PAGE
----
I’m still here


I’m still here

Thursday, April 30th, 2020

I mean that title in two senses. First I’m alive and well in these times when that means more than it usually does and second I’m still in Bologna and in general unable to go very far from my house. You need to fill out a form to go to another town or city. So that means that I can’t go to Torino where Laura is and she can’t come here. Bummer. It is now 44 days since I last saw her other than during a phone conversation with WhatsApp (thank god for WhatsApp).

Here is a blank copy of the form to fill out

In short it asks you where and when you were born, your identification (in my case I used the number of my Italian Identity Card), my phone number, where I live, where I am going and most importantly why I am making this trip. Ah, the Italian penchant for bureaucratese never fails to astound me.

I am currently selling my house in California and ran into a little, well BIG, problem. To sell the house I need to notarize documents. There are 23 states in the U.S. that recognize on-line notarizations but unfortunately California is not one of them. After pursuing various possibilities I concluded that the only option was to go to an American consolate or embassy here in Italy. The closest one is Firenze (Florence) and I was concerned that I would not be allowed to go there. So I went to the nearest office of the Carabinieri, a type of police force here in Italy and somewhat to my surprise they said that, yes, a need to go to the consulate was considered a matter of urgency so I could go. I corresponded by email with the consulate and they gave me a date of the morning of 28th of April. During this period of the coronavirus I certainly didn’t want to be on any form of public transportation so I rented a car for one day. I got it on the afternoon of the 27th, found a parking spot near my house and left the next morning at about 8:00.

I arrived after about 1 1/2 hours. And parked in a lot near the consulate. After a bunch of checks by the guards to verify my appointment and my passport I was allowed inside. Now I know what it must be like to work in a fortress. It is VERY secure. The doors to enter the front and then after the scanners very much like at an airport are so heavy that they must be blast proof or almost so. You cannot go inside with absolutely anything with electronic content so I of course that meant no cell phone. I knew this ahead of time so I locked a lot of my stuff in the trunk of the car before entering.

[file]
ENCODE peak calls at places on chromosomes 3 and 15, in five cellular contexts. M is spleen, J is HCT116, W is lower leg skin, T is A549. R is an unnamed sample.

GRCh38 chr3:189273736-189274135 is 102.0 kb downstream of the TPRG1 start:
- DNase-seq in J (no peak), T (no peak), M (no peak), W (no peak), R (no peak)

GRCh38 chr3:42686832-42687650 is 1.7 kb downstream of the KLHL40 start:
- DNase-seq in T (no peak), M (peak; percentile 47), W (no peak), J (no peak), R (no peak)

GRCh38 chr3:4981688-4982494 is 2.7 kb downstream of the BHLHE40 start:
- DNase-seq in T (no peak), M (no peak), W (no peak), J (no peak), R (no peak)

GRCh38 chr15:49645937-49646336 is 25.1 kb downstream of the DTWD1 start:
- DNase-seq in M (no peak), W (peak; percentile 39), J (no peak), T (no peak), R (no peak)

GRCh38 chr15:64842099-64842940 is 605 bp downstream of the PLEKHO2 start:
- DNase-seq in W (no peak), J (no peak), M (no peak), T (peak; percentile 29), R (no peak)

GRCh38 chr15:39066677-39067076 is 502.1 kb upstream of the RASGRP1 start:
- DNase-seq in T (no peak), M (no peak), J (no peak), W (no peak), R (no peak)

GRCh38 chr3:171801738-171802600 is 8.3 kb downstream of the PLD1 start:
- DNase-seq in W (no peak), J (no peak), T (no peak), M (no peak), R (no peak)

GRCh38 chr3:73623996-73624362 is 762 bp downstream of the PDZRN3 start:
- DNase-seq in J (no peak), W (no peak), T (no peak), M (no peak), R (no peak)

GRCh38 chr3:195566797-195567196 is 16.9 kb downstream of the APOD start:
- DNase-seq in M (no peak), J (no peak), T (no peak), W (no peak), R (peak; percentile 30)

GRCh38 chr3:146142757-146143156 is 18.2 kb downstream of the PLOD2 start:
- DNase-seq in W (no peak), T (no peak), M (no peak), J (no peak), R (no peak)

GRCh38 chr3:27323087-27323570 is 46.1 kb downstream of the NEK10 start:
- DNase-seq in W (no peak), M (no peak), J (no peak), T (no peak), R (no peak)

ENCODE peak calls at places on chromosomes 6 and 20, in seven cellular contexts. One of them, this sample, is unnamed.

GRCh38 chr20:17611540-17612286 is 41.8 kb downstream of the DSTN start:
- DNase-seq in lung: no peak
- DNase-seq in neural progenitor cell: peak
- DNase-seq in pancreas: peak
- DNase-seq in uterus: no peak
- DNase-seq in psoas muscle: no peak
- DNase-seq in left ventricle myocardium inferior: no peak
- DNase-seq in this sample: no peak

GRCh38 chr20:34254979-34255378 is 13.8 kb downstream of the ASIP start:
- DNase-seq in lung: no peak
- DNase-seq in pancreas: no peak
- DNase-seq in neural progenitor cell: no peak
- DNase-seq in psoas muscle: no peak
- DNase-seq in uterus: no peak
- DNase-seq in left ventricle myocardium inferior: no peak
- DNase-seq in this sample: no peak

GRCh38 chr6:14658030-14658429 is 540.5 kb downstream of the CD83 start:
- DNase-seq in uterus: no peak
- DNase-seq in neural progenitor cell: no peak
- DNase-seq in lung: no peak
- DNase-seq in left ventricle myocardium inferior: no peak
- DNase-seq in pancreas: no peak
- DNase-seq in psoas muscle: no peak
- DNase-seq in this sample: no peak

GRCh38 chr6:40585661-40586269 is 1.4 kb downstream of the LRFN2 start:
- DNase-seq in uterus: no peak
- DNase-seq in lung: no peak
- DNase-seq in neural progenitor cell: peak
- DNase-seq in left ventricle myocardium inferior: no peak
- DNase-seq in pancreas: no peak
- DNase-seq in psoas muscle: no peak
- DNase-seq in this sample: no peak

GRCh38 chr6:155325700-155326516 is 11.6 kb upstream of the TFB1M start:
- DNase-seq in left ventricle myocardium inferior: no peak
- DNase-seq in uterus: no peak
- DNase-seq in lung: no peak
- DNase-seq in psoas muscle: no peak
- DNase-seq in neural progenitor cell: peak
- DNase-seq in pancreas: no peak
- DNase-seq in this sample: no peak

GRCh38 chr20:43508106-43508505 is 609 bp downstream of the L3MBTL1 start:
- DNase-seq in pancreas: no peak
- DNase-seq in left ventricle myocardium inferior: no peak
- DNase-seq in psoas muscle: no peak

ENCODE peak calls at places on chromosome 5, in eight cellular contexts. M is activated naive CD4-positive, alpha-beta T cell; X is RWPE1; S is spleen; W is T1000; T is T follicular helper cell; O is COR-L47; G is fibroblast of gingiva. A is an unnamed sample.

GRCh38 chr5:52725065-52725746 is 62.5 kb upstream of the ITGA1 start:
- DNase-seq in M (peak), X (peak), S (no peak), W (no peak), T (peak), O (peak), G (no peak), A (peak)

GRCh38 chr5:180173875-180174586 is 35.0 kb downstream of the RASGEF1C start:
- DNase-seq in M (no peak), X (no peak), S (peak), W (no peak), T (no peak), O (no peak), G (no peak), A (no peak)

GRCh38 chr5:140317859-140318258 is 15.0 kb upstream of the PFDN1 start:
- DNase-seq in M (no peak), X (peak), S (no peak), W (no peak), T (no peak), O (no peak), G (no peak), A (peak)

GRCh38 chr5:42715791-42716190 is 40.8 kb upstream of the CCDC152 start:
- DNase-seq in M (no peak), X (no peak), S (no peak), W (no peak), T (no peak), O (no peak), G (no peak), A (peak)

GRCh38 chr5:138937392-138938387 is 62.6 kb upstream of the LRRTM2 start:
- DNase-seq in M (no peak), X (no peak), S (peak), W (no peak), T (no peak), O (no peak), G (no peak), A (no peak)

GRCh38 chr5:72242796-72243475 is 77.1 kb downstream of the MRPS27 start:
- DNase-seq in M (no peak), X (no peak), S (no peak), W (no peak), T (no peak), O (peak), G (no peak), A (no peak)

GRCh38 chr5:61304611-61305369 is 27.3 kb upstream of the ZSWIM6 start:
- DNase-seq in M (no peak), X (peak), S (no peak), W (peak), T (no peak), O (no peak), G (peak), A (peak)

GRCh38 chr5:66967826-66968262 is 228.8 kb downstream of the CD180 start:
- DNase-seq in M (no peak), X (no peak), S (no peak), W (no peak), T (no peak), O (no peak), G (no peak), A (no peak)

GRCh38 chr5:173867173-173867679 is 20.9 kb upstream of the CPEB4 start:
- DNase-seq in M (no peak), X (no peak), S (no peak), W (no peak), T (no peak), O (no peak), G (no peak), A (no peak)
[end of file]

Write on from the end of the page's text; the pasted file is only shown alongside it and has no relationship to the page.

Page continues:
Next I went to a room where there were several windows, the kind that you see in a bank except more secure. You can pass documents back and forth under the window and communicate mostly with speaker and microphone.

After waiting a few minutes a woman came to the window and I passed the 6 documents (not all for the house sale) that needed to be notarized. She then spent some time preparing the documents for the person who would do the notarization. Finally “the guy appeared”. He was a vice consul who appeared to be all of 25 years old and was about as friendly as a cobra. I really thought that being and american citizen I’d at least get a friendly hello but he was cold as ice. In any case he signed and applied the appropriate seal to all of the documents and then the woman who was a little friendlier stapled the documents together with a brass grommet, something that I have never seen before but it was pretty cool. By the way, the woman whose name I don’t know and probably shouldn’t was much nicer. All business but pleasant both in our email exchanges and in person. Maybe she should have the vice-consul job.

Then I wasted no time in returning to Bologna and arrived back at home at about 1 PM. One interesting thing about this trip is that I fully expected to be stopped at least a couple of times by police of one type or another to check my documents but it never happened. Probably a good thing but it was a little disappointing since it would have added a bit more to the story.

The documents are now in the hands of Federal Express and as of this writing have already left their massive depot in Memphis on the way to California and possible delivery today but surely tomorrow. The house sale should close next week and that will be a huge relief. My thanks to unknown consular woman. Perhaps I will see her again when I register for an absentee ballot.

As a sort of P.S. The car rental was only 27 euros. However gas here is much more expensive than in the U.S. For the 130 mile round trip the gas cost 30 euros and the autostrada tolls were 16.60 euros. That brings the total to over 73 euros or about $80 at the current exchange rate. Much more expensive than the train but certainly much safer right now.

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4 Responses to “I’m still here”

  1. Lori Says:

    I really enjoy your blog. I always look forward to it. (Even before I was sheltering in place during this corona virus pandemic) My husband and I have so many great memories from our travels in Italy. I find your day to day candid accounts of living there interesting and humorous as well! I hope you can see Laura in person soon. Take care!

  2. Joe Says:

    Hi Lori, it’s a pleasant surprise to hear that you’re reading my blog. I fear for the U.S. since the situation is sure to get worse before it gets better. At least in Italy they realized the danger, listened to the experts and stomped on the problem and the results are very promising. I just published a new post and I hope that you enjoy it. Where are you physically locate in the U.S. these days?

    Joe

  3. Lori Says:

    I’m in Atlanta. I’m sure you saw our Governor in the news when Georgia was one of the first states to ease restrictions.
    Enjoyed your “Phase 2” post…and today’s post as well!

  4. Joe Says:

    Ok Atlanta Lori,I hope the easing of restrictions turn out well.

    Joe

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